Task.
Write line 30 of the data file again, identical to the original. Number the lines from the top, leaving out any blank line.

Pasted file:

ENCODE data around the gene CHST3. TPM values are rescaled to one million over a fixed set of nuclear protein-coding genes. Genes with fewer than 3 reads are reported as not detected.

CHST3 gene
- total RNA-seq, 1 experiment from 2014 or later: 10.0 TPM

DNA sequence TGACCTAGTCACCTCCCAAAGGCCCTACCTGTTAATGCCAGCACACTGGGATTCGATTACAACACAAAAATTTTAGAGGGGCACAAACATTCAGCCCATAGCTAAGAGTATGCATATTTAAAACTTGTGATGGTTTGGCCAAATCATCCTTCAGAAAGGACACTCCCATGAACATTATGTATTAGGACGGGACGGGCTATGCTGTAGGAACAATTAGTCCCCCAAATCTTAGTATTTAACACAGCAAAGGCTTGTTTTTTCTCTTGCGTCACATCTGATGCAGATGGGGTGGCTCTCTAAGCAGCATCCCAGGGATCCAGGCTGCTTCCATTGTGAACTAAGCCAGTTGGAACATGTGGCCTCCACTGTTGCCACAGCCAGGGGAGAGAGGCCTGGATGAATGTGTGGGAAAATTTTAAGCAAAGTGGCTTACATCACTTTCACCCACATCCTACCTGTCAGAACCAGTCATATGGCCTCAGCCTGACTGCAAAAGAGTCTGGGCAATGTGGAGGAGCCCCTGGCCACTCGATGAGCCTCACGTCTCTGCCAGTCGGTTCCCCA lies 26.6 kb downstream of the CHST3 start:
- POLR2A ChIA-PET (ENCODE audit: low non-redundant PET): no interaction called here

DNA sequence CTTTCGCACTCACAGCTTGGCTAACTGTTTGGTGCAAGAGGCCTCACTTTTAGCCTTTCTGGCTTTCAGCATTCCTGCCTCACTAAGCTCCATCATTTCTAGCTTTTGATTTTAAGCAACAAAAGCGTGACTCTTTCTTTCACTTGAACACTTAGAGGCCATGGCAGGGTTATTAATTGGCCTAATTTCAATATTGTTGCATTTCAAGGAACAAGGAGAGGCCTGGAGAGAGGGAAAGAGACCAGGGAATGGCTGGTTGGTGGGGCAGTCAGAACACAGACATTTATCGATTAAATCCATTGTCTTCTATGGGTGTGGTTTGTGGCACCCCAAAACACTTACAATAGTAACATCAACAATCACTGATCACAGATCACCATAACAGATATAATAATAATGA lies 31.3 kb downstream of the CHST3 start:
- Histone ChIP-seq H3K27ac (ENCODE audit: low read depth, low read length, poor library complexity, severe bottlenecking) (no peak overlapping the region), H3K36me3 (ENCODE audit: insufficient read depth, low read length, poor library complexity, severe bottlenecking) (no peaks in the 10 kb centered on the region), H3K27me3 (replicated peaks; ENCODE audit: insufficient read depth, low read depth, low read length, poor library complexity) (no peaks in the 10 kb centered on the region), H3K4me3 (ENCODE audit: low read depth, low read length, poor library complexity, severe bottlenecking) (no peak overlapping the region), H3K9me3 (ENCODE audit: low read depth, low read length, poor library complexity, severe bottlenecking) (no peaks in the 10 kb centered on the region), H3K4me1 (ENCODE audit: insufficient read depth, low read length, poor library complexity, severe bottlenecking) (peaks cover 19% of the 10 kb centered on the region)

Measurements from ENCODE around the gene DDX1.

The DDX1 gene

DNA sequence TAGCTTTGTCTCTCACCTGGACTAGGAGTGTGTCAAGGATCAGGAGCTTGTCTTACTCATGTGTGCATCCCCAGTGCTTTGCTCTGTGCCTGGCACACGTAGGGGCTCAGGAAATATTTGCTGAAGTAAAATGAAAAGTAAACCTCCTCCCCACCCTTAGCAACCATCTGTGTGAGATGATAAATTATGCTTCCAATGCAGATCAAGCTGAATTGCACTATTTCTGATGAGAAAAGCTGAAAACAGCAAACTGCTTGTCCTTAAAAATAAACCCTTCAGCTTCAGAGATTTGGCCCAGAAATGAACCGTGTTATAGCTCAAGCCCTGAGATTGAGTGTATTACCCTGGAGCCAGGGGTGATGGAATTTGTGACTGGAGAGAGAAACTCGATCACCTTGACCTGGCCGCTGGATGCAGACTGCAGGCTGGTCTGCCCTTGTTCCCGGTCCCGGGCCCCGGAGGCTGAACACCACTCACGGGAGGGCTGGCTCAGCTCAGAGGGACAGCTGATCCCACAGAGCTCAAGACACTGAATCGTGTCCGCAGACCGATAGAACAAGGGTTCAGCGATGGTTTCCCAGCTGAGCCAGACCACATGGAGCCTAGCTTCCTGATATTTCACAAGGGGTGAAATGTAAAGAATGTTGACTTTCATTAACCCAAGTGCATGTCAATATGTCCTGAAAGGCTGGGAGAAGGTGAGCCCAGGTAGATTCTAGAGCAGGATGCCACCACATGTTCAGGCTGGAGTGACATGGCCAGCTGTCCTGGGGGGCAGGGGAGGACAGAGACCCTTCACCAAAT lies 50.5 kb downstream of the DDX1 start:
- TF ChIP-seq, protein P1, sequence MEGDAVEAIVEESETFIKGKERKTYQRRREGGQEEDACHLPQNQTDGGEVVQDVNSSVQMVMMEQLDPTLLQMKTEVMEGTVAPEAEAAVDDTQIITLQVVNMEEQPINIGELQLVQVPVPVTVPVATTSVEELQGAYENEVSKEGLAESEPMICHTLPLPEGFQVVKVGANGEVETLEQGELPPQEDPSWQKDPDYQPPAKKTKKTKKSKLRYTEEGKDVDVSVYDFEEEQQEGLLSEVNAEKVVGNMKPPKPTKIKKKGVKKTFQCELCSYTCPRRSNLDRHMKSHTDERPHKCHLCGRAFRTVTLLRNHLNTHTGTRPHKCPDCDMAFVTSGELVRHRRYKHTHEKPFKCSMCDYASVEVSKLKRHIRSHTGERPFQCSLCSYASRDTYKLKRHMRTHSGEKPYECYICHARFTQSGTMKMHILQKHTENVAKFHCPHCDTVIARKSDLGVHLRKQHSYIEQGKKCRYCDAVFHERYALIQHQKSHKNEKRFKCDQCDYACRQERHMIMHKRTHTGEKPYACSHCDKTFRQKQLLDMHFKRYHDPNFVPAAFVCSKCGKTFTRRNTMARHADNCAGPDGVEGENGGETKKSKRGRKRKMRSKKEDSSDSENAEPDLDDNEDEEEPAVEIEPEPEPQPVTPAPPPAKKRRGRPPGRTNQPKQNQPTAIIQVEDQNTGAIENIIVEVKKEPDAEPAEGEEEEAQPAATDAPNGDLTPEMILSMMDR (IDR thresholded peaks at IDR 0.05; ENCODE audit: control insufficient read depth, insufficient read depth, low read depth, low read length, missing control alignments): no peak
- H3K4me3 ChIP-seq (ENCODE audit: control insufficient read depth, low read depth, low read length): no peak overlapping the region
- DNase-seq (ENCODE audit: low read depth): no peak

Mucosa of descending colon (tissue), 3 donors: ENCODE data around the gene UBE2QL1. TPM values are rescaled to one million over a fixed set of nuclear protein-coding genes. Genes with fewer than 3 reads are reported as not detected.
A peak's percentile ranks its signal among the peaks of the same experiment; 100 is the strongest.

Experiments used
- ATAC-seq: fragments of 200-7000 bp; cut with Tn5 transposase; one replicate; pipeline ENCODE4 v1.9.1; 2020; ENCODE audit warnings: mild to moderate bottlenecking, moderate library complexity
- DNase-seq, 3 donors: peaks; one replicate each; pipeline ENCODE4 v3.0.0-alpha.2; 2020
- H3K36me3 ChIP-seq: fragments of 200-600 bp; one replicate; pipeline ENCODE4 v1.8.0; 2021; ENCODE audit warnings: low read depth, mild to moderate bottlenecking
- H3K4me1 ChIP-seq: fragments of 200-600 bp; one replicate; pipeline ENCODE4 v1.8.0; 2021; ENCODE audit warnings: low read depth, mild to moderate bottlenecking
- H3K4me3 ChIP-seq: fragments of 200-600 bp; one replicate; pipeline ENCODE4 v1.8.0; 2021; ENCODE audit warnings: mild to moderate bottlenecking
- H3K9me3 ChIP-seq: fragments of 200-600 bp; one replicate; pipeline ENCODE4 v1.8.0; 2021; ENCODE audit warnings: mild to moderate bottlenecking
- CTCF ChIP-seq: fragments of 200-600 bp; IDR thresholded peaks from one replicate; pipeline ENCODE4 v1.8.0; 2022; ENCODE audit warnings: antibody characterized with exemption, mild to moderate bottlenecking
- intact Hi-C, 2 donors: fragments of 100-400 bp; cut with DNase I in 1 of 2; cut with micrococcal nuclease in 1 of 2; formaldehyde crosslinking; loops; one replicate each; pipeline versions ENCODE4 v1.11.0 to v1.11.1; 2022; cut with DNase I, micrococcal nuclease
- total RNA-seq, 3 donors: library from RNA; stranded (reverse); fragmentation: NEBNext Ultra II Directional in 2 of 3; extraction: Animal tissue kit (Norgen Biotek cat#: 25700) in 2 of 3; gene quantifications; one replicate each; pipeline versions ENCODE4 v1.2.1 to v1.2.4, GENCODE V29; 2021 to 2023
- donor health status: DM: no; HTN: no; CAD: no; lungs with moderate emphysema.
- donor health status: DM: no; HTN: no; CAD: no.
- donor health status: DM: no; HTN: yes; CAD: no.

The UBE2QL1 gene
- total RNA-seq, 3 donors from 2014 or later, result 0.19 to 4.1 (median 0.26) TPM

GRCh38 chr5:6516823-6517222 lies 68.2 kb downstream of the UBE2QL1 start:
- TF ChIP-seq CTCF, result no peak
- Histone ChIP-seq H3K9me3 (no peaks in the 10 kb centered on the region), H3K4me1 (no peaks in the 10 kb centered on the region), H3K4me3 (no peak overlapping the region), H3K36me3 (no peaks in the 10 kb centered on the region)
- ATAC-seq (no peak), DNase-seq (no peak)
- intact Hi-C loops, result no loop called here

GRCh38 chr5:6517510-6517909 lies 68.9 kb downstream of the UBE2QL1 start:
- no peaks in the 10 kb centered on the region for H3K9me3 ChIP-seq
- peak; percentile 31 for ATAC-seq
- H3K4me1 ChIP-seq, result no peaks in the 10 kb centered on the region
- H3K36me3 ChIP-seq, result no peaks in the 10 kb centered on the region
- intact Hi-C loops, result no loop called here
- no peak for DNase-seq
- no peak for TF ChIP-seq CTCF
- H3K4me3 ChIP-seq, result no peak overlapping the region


- total RNA-seq, 3 donors from 2014 or later, result 0.19 to 4.1 (median 0.26) TPM